About Me

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Spofford, New Hampshire, United States
Jeff Newcomer has been a physician practicing in New Hampshire and Vermont for over 30 years. Over that time, as a member of the Conservation Commission in his home of Chesterfield New Hampshire, he has used his photography to promote the protection and appreciation of the town's wild lands. In recent years he has been transitioning his focus from medicine to photography, writing and teaching. Jeff enjoys photographing throughout New England, but has concentrated on the Monadnock Region and southern Vermont and has had a long term artistic relationship with Mount Monadnock. He is a featured artist in a number of local galleries and his work is often seen in regional print, web publications and in business installations throughout the country. For years Jeff has published a calendar celebrating the beauty of The New England country-side in all seasons. All of the proceeds from his New England Reflections Calendar have gone to support the Pulmonary Rehabilitation Program at the Cheshire Medical Center. Jeff has a strong commitment to sharing his excitement about the special beauty of our region and publishes a weekly blog about photography in New England.

Sunday, December 18, 2011

Dance On - Bad Light, Great People

Slim Chance and the Gamblers


I am relieved to report that I have finally finished editing the  photographs from the Special Olympics Dance that was successfully held at the Keene New Hampshire Country Club a few weeks ago. With events such as the dance, but most significantly through the crazy Penguin Plunge held every February, our community has always been an enthusiastic supporter of the Special Olympics.   Peter Simon a photographer famous for his pictures of Martha's Vineyard and of pop music culture over the last decades was scheduled to photograph the event, but Peter was unexpectedly laid up and I was asked to fill in at the last minute.  If I am to be roped into this kind of work, I prefer to be the last minute desperate alternative because expectations are inevitably quite low.  What can they reasonably expect, there wasn't a tree in sight.  Actually I enjoyed the assignment and learned quite a bit.  I had to be at the dance anyway and the job gave me an excuse to avoid all but a token amount of dancing.  







Fortunately the band, Slim Chance and the Gamblers,  was great and, with the dance floor packed all night, few people noticed me lurking around.  The band was not only crazy talented but also very animated and energetic.  
"Brains !"
Each performer had his or her own style, and I had lots of chances to catch great moves and expressions. Photographing the folks dancing was another matter altogether.  People moving rhythmically to the music can be tolerable to watch, but when their movements are frozen in an image, well, it becomes more than a little scary.  Ok, if they didn't want their pictures taken, they should have stayed in the back ravaging the Hors d'oeuvres or, like me, hide behind a camera.  I  found my best chance to avoid "Night of the Living Dead"  images (John) was to get people to dance for the camera, holding eye contact. I still got a full share of crazy (Tom), but at least it was intentional crazy.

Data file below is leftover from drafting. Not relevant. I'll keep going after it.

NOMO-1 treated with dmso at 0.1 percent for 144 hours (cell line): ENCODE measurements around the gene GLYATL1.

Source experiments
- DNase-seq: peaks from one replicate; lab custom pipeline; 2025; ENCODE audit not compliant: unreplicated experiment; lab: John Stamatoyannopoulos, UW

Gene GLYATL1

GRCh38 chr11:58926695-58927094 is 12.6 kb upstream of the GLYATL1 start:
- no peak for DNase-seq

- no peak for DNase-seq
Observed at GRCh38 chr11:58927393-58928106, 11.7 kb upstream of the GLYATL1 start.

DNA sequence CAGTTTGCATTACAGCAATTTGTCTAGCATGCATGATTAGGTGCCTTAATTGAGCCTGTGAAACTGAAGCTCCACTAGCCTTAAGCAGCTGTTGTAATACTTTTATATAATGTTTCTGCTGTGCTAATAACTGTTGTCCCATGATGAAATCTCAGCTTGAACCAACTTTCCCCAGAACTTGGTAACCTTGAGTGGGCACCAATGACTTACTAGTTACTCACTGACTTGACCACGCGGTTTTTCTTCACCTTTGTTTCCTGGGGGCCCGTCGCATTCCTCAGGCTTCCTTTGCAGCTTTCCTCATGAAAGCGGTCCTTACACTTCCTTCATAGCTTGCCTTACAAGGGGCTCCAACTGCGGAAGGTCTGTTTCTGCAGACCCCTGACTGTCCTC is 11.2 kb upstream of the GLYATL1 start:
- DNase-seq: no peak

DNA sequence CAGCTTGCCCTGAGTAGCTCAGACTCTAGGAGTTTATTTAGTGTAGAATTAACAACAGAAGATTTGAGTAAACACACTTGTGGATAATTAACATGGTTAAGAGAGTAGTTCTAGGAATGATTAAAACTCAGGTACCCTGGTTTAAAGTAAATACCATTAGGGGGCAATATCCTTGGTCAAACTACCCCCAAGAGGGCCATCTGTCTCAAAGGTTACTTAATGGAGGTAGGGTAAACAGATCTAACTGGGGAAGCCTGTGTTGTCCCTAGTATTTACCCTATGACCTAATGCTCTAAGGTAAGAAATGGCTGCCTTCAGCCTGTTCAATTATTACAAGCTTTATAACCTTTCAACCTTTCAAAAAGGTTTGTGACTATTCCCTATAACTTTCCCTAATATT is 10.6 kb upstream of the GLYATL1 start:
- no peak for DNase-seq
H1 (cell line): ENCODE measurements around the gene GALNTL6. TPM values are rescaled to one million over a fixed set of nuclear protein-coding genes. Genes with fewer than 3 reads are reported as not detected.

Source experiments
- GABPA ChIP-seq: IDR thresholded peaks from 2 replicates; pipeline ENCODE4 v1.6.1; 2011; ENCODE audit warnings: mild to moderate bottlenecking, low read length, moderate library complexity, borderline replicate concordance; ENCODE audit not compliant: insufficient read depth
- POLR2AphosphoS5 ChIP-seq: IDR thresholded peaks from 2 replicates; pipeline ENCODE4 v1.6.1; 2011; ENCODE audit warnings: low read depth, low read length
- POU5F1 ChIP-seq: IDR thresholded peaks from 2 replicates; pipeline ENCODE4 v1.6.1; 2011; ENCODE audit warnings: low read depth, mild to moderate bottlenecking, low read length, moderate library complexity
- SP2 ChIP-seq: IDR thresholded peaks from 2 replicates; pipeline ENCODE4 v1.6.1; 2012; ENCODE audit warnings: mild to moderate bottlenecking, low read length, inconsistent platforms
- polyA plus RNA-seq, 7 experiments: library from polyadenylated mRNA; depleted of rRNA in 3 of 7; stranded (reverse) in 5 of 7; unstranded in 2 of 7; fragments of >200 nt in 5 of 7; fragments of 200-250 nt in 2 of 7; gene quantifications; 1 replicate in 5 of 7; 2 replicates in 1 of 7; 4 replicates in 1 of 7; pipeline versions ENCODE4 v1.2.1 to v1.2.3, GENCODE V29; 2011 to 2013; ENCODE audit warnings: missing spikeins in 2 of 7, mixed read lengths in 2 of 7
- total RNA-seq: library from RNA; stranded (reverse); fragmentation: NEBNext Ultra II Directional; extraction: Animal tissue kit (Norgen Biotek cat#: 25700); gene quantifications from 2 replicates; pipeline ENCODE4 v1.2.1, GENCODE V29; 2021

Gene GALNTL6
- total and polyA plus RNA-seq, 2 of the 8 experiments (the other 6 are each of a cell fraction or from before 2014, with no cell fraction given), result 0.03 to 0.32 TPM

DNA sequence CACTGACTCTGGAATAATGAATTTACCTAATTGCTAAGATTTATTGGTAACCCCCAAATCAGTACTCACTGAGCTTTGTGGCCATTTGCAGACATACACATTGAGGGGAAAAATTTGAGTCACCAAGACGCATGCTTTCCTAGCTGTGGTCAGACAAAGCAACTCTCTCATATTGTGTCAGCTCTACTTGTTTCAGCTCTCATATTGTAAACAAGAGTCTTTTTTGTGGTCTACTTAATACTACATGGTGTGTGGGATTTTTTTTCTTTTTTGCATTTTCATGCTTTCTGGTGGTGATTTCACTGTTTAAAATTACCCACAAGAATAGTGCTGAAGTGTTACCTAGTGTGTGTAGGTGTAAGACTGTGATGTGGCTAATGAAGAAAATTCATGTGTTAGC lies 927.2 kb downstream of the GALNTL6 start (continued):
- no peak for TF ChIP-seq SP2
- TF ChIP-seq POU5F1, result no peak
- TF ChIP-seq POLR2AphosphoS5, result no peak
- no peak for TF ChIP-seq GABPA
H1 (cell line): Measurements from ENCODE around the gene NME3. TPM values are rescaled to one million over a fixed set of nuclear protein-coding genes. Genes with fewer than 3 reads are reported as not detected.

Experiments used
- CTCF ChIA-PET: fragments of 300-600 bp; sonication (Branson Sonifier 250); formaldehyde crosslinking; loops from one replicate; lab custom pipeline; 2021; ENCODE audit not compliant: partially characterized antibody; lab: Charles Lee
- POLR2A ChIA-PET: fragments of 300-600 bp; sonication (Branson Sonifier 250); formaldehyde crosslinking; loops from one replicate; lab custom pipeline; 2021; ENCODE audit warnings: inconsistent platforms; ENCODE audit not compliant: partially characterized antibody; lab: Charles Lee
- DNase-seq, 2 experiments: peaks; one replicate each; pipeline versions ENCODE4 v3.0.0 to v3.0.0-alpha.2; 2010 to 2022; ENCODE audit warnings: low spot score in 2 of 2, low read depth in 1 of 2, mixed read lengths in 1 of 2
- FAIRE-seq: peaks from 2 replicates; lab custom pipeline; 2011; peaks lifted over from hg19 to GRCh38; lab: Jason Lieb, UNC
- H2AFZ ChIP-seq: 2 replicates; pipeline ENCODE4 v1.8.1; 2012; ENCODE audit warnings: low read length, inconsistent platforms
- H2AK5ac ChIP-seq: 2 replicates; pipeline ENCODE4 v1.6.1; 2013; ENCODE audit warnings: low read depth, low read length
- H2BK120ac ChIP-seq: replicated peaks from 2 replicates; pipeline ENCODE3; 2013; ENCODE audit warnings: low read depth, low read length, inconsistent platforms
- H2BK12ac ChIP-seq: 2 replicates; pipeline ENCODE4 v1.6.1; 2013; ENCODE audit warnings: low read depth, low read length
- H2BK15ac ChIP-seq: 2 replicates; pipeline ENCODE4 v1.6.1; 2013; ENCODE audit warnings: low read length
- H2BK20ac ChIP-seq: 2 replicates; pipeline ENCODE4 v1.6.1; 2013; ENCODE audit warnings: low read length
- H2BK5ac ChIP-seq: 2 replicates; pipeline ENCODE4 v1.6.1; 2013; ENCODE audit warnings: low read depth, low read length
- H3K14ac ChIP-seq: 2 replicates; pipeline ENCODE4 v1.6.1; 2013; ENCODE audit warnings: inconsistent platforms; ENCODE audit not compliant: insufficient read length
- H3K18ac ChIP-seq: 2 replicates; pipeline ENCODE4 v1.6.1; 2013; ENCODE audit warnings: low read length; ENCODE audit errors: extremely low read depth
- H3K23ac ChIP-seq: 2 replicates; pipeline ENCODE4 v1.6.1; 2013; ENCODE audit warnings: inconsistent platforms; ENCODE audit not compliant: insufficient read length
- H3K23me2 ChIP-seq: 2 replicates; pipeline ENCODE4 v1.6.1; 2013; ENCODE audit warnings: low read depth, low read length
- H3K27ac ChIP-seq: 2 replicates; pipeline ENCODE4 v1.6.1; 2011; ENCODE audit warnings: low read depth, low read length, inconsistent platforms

My plan was to try to shoot with natural light.
I was acutely aware of how frequent blinding flash explosions could distract both the performers and the audience.  The problem was that the stage light was extremely low and composed of red spots on one side and blue on the other.  In order to stop any action I had to shoot  wide open with my f1.8 portrait lens and with ISOs in the 3200-6400 range.  Color balance was impossible with opposing red and blue color on every face.  At  post all I could do was balance for the predominant color and let the other side go crazy.  To speed processing I ended up saving red and blue adjustment profiles to apply as required although I still needed to do considerable individual adjustment on each image. Conversion to B&W is another option which I am considering for some of the images.  Half way through the second set I finally gave up and started using flash.  I wasn't sure how much I would be able to salvage from the natural light images and I wanted to make sure that I had something to fall back on.  I used a full CTO gel to balance with some of the ambient light and shot only bounce off the nice clean ceiling.  The results were reasonable without too many annoyed glances from the band.  The flash images don't have the colorful flavor of the ambient light but they are much sharper.  All together I think we ended up with a good range of images from which to choose.  
 

All in all the dance was a great success.  Everyone had a good time and we had the opportunity to remind the community about the importance of the Special Olympics.  Now I have to get geared up for the Penguin Plunge.  At least that will be held in daylight.




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